Election Compliance is Key When Running for a School Board Seat

John Tramontana

By John Tramontana, MASB Director of Communications, PR & Marketing

DashBoard, June 1, 2016

Michigan’s election and compliance laws can be a bit tricky as you begin your campaign to Get On Board. Whether you’re a rookie or a seasoned vet, the same laws apply and a refresher always helps.

Once you file to run, you’ll want to determine your obligations under the Campaign Finance Act. If you’re running in a district with less than 2,400 students, you don’t have to report any of your fundraising or expenses, as long as you don’t receive or spend more than $1,000 for the election. But you still have to track them.

If you’re in a district with more than 2,400 students or running for a seat on your Intermediate School District board, you must comply with all Campaign Finance Act filing requirements. That means you have to take four actions.

First, you have to form a candidate committee. It may only consist of you or may include others. You must organize your committee within 10 days of filing and it must include both your first and last names.

Second, you must file a statement of organization with the county clerk’s office within 10 days after forming your committee. You can get the paperwork from the county clerk.

Third, you must designate a financial institution as your official campaign depository. It could be your local bank or credit union. All contributions must be deposited at that institution.

Finally, you have to appoint a treasurer within 10 days of filing. That person can be you. If not, it must be a registered Michigan voter.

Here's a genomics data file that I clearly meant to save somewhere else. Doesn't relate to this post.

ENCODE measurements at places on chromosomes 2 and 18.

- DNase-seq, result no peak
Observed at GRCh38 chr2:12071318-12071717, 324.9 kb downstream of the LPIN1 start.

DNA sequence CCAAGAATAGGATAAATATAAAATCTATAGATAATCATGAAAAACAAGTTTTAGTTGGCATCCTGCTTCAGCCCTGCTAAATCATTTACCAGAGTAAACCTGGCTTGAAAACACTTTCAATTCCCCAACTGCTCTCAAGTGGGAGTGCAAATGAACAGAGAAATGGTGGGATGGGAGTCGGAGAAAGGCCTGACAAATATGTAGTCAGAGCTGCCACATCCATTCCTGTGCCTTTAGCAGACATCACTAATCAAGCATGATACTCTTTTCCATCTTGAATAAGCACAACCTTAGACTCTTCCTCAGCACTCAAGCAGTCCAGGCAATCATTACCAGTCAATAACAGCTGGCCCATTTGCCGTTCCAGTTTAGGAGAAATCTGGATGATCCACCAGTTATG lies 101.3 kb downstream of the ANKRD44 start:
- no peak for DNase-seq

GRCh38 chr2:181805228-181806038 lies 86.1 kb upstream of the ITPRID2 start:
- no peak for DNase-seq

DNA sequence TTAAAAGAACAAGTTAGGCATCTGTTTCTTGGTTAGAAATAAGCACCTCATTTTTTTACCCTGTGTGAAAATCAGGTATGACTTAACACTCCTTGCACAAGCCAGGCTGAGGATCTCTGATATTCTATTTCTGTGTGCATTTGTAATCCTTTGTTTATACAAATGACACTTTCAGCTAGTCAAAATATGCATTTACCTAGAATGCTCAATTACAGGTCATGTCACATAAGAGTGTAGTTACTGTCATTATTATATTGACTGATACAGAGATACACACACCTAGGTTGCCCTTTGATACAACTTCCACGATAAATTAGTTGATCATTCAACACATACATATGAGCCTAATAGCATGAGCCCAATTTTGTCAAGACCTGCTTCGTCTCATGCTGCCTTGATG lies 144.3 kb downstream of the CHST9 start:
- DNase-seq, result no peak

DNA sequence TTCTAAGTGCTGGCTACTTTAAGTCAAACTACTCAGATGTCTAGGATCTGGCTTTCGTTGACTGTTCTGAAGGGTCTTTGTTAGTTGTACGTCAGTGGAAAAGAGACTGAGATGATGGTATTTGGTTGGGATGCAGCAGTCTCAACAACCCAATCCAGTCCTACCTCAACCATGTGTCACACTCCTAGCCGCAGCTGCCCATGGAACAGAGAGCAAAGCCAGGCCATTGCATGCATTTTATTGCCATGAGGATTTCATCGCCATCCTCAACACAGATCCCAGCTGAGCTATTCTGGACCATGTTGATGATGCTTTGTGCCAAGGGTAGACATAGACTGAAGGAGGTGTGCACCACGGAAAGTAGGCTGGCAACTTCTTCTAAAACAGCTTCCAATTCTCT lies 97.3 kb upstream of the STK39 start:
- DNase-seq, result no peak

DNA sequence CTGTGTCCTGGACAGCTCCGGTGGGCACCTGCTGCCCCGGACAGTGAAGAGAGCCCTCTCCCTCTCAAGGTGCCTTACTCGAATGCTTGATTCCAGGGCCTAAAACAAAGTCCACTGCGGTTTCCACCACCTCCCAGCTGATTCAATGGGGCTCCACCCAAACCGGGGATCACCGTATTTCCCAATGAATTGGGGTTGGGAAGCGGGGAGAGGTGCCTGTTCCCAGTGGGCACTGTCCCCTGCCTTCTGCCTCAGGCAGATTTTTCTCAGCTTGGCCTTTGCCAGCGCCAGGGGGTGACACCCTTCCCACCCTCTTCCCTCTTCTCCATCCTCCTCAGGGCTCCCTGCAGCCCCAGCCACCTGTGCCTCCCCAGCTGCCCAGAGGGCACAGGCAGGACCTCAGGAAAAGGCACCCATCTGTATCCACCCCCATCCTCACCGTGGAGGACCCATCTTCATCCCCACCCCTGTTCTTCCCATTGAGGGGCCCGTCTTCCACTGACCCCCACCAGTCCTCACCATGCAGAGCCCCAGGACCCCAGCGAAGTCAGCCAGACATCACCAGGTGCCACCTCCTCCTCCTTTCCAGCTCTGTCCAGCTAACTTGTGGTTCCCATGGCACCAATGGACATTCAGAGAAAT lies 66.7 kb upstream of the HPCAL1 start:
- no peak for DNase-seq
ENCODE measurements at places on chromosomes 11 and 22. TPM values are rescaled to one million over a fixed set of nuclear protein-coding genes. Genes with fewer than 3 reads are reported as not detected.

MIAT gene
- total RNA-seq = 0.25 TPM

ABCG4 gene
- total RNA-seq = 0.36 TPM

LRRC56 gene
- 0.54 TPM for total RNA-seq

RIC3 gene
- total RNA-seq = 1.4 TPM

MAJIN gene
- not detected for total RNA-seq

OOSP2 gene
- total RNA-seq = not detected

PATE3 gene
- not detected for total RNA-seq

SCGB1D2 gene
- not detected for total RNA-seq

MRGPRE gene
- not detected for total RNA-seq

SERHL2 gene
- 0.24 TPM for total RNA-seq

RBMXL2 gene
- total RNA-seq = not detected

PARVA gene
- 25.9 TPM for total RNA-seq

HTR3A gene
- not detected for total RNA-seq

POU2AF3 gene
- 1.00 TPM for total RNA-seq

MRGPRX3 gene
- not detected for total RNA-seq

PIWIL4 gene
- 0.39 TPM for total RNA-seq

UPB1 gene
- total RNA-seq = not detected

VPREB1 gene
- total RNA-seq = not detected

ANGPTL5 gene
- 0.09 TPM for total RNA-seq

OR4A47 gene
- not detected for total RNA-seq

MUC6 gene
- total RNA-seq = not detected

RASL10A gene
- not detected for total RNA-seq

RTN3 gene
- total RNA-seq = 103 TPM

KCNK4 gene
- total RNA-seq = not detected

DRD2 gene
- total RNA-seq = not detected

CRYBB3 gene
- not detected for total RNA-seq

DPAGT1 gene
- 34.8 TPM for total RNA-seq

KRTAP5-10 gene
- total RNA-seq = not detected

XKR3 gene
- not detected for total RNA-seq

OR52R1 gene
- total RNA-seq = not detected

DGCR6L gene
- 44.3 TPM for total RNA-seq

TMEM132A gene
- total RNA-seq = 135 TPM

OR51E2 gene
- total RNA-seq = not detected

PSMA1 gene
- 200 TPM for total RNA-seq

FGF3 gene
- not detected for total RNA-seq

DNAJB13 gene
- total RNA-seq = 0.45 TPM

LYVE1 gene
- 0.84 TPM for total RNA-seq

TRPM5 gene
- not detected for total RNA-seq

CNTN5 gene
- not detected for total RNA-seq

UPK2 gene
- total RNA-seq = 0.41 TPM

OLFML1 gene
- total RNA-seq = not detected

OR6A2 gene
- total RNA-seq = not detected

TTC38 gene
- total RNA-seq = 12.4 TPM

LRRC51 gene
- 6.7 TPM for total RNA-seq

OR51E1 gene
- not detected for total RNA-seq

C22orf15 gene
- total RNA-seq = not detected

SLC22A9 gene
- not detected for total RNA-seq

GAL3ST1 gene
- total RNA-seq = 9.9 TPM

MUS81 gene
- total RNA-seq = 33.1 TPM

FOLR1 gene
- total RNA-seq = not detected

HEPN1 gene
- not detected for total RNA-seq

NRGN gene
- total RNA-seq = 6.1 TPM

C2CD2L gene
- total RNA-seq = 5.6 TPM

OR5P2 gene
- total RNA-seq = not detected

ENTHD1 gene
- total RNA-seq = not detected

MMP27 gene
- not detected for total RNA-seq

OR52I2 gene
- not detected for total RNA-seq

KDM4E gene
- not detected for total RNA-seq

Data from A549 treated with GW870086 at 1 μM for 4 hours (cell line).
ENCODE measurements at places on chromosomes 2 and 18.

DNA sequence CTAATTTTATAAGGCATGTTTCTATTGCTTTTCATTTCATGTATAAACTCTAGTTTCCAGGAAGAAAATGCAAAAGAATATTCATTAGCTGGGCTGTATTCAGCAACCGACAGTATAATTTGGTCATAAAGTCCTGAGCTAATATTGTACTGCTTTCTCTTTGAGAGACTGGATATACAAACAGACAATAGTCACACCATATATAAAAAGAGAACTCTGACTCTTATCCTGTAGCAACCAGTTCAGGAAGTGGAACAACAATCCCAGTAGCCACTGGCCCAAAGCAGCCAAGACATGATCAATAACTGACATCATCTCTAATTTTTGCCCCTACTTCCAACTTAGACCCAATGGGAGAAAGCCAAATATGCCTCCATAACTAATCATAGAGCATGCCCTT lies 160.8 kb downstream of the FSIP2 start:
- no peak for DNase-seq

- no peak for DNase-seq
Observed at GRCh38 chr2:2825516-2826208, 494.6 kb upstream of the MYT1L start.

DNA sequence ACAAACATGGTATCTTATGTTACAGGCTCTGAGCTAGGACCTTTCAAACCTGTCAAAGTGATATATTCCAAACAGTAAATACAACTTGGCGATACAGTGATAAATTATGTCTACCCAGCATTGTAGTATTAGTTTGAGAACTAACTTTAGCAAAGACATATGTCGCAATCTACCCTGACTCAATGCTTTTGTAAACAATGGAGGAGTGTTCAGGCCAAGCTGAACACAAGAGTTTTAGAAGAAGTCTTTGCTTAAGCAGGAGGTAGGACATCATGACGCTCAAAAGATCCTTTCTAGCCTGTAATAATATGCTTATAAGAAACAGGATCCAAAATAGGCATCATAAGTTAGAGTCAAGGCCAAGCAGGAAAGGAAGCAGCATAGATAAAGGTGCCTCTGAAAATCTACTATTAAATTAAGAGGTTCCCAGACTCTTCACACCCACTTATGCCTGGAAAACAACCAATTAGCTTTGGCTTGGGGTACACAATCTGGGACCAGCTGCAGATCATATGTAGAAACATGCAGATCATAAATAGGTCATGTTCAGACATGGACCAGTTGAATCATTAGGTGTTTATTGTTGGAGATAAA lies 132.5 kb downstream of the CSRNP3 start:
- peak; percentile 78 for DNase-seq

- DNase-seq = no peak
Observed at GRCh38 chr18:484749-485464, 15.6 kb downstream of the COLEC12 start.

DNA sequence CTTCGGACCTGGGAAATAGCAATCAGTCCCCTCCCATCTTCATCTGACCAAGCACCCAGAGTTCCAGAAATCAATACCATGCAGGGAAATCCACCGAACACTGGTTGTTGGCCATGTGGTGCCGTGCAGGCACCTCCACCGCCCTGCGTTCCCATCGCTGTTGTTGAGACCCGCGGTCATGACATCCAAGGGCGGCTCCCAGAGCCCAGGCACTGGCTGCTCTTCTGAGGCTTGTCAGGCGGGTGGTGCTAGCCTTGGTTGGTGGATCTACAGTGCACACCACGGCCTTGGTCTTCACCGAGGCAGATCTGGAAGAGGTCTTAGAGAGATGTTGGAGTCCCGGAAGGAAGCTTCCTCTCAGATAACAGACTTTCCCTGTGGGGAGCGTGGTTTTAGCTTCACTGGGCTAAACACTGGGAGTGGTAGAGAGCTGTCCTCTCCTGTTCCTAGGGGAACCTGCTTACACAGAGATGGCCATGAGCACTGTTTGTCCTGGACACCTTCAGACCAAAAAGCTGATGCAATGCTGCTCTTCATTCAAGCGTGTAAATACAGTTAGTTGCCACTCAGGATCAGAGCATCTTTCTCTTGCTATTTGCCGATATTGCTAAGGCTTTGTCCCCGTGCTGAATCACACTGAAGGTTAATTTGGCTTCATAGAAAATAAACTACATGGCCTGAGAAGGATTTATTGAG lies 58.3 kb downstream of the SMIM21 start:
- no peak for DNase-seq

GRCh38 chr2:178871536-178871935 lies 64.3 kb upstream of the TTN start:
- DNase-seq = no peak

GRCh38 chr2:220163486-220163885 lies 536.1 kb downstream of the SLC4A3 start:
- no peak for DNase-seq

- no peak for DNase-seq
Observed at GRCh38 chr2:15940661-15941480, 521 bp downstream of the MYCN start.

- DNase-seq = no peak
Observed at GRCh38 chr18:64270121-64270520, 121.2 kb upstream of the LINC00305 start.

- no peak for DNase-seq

A candidate committee discloses its financial records through the filing of campaign statements. A candidate committee for school elections must file a campaign statement, reporting all contributions received and expenditures made. You can qualify for a reporting waiver if you don’t expect to receive or expend more than $1,000 for the election.

You’ll also have to be aware of contribution limits under the law. The maximum amount a person, other than a member of the candidate’s immediate family, can contribute to a school board candidate is limited as follows:

  • If the population of the school district is less than 85,000, the maximum contribution is $1,000.
  • If the school district population is 85,001 to 250,000, the maximum contribution is $2,000.
  • If the district’s population is 250,001 or more, the maximum contribution is $6,800.

Don’t forget to file your campaign statements and strictly adhere to contribution limits. Candidates and board members who don’t comply precisely with the requirements of the Campaign Finance Act are subject to various penalties, which can’t be waived.

If you’re running for re-election, you won’t have to setup your candidate committee again, as long as you didn’t dissolve it after your last election. If you have any questions about your committee, contact your local clerk.

Be sure check out for more tips on running and how to recruit school board candidates.

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